Income Tax in the UK — A Comparison

Mauritius Times – 60 Years Ago

By Peter Ibbotson

Let us, says N.M.U. (Noel Marrier d’Unienville) in a recent Opinion Du Jour, consider a total annual income of Rs 40,000. Let us suppose that the man earning this gross income has Rs 10,000 which ranks as income tax allowances. He pays tax on the remaining Rs 30,000; a total tax of Rs 8,250, says N.M.U.

Rs 30,000 are approximately £2,300; Rs 8,250 are nearly £619. But in South Africa, declares N.M.U., a taxpayer would pay only £ 192 tax on the same taxable income — approximately Rs 2,573. From this, N.M.U. deduces that the Mauritian taxpayer is hard-done-by; that he is overtaxed.

How about the U.K. taxpayers? How does he compare with his Mauritian vis-a-vis? On a gross income of £2,300, the married man with no children will, in the U.K., pay income tax of £622. If however he is liable to pay tax on £2,300 (that is, if he has a bigger income than that but can claim certain tax reliefs to bring his taxable income down), he pays at least £933 in income tax.

Following N.M.U’s example, — he quoted sample rates of income tax payable in South Africa — I give below sample taxes payable in the U.K. on specimen incomes:

These figures, to adapt N.M.U’s own words, will without doubt inspire several thoughts and remarks among their readers. They show clearly that comparisons with South Africa suit N.M.U’s argument; but comparisons with the U.K. wouldn’t. So, he quotes South Africa and doesn’t mention the U.K.

But to people who complain about income tax, we are entitled to ask: “What is your suggested alternative?” The Government carries out a number of activities; it must have the funds to do so. It can get these funds only by (i) taxation or (ii) nationalising all the means of production, distribution and exchange and using the profits to finance its activities. We know that N.M.U. would throw up his hands in horror at the second suggestion; so we are left with the inescapable fact that taxation is inevitable if the Government is to fulfil its function of governing.

But, says N.M.U., I’m not against taxation; I’m not against the high level of taxation. All right; suppose the level of taxation is to be reduced; that means the Government must curtail some of its activities, or else make severe economies in its expenditure and at the same time continue its activities at the same scale, if possible as now. So, if economies are to be made, so as to reduce the demands of the Government on people’s purses, would N.M.U. state clearly, categorically and without any shilly-shally and wriggling and concealment, exactly where he would make economies in the present Government expenditure in Mauritius?

The choice is simple. Either the Government must levy a high rate of taxation on those whose incomes are sufficiently high to be taxed, so as to have enough funds to carry out its essential work; or it must reduce its work when it reduces its rate of taxation. Or is N.M.U. going to suggest that a different tax should be introduced; one which would exact some tax from even the poor devil with only Rs 80 a month and a wife and family to keep?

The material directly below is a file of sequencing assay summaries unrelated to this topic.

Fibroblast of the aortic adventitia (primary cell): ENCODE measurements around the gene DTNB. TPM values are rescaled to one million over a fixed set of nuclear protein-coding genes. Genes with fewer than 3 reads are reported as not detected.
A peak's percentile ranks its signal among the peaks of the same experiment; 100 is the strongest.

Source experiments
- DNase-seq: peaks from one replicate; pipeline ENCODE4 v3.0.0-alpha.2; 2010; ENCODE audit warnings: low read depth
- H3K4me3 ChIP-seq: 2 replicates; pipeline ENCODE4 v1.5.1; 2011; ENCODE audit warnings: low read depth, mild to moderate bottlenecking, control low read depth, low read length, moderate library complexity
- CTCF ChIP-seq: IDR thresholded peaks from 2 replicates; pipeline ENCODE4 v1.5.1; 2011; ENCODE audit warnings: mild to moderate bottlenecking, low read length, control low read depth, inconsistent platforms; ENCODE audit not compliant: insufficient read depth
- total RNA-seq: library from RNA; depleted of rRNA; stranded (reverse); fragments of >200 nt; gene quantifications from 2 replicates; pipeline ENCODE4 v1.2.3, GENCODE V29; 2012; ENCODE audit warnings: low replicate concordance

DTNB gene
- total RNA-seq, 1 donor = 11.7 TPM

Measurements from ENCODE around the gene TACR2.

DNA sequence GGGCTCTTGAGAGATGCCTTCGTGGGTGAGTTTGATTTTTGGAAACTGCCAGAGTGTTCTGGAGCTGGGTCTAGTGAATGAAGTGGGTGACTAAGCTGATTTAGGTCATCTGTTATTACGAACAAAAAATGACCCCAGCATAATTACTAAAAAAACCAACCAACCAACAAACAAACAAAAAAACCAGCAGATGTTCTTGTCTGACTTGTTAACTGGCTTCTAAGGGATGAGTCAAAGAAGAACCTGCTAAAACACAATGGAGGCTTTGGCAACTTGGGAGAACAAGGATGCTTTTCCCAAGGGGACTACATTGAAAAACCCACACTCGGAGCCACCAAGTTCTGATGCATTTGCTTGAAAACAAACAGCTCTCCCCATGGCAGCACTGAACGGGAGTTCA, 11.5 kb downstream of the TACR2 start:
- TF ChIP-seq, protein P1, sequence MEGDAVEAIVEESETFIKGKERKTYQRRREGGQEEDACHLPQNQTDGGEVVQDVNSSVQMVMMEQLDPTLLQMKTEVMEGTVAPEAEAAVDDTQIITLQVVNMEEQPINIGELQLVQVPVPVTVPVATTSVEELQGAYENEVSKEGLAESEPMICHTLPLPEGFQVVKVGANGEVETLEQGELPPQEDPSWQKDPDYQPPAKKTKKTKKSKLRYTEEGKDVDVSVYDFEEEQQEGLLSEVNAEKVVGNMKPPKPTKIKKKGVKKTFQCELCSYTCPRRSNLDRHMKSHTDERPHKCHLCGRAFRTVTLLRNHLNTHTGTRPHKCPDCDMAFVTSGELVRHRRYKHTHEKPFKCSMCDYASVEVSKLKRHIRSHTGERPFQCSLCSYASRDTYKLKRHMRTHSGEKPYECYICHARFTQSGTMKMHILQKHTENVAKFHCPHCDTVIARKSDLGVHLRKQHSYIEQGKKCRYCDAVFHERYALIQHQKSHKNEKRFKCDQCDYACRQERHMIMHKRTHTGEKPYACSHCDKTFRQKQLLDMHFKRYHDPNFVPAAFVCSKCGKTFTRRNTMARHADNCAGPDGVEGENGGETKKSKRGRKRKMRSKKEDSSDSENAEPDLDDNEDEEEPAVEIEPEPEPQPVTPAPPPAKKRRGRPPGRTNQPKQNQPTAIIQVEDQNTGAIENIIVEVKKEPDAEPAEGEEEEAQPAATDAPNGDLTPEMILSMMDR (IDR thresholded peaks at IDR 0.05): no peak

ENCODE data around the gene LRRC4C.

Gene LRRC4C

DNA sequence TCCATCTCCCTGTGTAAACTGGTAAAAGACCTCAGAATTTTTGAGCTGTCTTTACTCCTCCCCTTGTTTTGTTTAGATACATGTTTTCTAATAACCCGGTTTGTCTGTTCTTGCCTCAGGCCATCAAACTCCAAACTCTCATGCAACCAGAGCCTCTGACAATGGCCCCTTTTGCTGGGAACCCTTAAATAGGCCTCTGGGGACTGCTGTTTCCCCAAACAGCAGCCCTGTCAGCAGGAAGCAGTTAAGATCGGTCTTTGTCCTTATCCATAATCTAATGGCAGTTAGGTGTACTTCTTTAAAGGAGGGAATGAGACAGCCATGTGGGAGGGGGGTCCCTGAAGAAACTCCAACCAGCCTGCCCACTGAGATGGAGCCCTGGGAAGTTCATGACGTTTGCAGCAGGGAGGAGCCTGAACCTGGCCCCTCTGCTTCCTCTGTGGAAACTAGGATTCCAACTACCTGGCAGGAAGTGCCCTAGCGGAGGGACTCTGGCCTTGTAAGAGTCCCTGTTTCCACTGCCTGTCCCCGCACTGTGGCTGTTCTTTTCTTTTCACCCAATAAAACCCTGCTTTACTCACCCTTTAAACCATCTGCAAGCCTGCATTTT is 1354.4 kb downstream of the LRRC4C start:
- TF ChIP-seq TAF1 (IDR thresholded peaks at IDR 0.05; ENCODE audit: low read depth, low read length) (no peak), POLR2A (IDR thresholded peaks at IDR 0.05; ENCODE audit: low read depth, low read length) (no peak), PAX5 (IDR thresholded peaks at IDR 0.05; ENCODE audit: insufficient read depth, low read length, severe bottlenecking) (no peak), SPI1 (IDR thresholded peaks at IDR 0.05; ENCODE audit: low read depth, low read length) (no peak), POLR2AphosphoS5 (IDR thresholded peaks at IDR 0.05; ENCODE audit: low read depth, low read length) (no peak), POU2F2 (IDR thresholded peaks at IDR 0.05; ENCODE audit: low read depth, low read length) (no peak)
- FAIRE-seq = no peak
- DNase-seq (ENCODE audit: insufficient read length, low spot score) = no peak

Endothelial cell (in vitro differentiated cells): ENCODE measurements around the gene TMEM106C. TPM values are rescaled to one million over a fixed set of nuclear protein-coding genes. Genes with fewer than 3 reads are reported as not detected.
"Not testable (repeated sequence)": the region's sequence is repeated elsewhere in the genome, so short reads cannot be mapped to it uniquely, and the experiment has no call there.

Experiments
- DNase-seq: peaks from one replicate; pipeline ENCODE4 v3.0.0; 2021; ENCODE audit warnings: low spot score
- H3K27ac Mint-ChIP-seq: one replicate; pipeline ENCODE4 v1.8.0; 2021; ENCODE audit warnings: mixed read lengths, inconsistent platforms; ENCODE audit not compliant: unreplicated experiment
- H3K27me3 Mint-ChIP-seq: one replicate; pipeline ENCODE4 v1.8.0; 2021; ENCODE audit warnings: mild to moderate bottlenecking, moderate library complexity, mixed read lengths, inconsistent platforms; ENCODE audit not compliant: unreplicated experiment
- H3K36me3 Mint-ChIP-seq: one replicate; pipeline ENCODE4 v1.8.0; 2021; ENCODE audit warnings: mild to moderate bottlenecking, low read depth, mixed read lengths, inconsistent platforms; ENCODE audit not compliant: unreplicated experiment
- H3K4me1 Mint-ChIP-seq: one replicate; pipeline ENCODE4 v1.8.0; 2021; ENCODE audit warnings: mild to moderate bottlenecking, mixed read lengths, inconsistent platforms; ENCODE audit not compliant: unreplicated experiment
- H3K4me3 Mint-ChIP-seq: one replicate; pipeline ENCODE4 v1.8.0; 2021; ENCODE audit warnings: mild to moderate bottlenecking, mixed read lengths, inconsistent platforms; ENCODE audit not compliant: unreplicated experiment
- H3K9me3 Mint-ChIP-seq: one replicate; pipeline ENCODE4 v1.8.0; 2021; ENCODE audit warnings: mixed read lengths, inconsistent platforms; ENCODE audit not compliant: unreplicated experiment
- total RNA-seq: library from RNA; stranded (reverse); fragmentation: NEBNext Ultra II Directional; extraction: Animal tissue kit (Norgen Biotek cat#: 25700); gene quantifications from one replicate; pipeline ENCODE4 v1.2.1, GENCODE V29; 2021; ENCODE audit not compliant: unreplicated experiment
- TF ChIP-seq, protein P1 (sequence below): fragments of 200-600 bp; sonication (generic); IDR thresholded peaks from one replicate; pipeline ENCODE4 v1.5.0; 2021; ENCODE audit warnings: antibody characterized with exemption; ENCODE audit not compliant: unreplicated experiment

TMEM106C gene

Those people who object to paying a high tax on their incomes have their remedy in their own hands. In Mauritius, it is by and large the sugar barons who are subject to high rates of tax; let them, therefore, pay decent wages to their employees, thus reducing their own liability for taxation; that way they will pay less tax. Of course, they wouldn’t have any more left for themselves; but they would be paying less tax. And it’s the fact of paying so much tax that is being objected to so strongly in the press.

But of course, the real objection is to having any money at all taken away to finance social welfare  schemes for bettering the way of life of the poor unfortunates who make up the bulk of the population of Mauritius. N.M.U. and his band of reactionaries aren’t bothered about anything except conserving as much as possible for themselves; the attitude of the campaign waged in Le Cernéen against income tax in general and Mr Hurd in particular reveals the true state of affairs in the Mallefille Street camp.

When I think of France, I think of Proust, Flaubert, Romain Rolland, the charming tales of Alphonse Daudet, the magnificent painting of Cezanne; I think of Racine and Moliere and Villion, of Aragon, Prevost, Rousseau and Voltaire — and then it occurs to me that N.M.U. too is a Frenchman. And it occurs to me too that it was a Frenchman who said that “When I pay taxes, I buy civilisation”. But perhaps N.M.U. doesn’t want civilisation; perhaps he prefers to do without taxation and have uncivilisation.

The nobles of pre-Revolutionary France lived off the backs of the people. And what happened? Ils cracherent dans le panier. (I must afford N.M.U. the opportunity of again casting aspersions on my ‘cockney’ education). In the anti-taxation campaign, N.M.U. and his supporters have revealed a mentality not far removed from that of the pre-revolutionary feudalism.

Today, of course, one does not cause one’s political and fiscal opponents to “cracher dans le panier”; one treats them to propaganda designed to show up the falsity and hollowness of their case. And the hollowness of N.M.U’s “no income tax” case is immense.

Friday 2nd November 1956

* Published in print edition on 29 March 2019

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